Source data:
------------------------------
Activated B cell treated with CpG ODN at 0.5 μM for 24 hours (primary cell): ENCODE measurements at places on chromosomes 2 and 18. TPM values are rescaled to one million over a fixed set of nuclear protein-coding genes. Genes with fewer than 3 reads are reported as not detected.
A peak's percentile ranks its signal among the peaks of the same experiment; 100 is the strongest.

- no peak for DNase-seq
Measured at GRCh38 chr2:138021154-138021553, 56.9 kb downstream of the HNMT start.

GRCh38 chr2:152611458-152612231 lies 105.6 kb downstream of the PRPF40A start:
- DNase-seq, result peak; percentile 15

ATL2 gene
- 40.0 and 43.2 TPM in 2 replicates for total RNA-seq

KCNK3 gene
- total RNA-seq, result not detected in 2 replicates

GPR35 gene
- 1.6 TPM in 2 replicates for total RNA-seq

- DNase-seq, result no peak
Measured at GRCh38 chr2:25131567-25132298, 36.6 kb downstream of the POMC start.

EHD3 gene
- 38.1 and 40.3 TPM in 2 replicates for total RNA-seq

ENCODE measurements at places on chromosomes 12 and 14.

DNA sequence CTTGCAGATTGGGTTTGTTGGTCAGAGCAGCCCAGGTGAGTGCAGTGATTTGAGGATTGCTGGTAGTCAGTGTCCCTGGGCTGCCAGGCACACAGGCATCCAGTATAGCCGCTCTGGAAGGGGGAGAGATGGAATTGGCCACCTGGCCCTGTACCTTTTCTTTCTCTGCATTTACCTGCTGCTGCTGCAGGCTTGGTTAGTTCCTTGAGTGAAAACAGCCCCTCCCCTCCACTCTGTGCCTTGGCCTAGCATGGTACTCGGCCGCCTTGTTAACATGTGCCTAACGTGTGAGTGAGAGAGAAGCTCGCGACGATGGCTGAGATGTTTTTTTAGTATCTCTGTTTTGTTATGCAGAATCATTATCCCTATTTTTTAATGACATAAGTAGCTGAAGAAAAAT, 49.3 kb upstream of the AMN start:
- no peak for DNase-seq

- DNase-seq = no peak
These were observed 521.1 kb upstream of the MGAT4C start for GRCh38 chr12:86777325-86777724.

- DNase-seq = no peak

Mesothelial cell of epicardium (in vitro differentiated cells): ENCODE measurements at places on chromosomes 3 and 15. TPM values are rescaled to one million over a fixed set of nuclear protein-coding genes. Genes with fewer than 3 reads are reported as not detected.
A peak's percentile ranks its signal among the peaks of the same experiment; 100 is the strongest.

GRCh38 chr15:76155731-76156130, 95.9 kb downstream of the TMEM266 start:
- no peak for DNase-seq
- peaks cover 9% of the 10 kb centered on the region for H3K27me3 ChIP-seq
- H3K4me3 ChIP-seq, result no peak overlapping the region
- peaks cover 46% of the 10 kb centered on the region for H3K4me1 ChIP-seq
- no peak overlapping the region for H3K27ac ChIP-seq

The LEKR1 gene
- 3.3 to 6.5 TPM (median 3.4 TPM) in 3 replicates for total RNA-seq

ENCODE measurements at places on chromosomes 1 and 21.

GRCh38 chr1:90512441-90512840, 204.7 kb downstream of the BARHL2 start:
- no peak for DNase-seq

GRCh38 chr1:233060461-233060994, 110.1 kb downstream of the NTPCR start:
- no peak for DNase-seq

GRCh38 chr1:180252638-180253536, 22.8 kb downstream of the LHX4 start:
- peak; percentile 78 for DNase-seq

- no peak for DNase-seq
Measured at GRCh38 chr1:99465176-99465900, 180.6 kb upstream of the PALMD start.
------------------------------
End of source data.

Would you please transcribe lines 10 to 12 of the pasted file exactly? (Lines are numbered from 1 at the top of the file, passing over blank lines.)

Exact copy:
- total RNA-seq, result not detected in 2 replicates

GPR35 gene
- 1.6 TPM in 2 replicates for total RNA-seq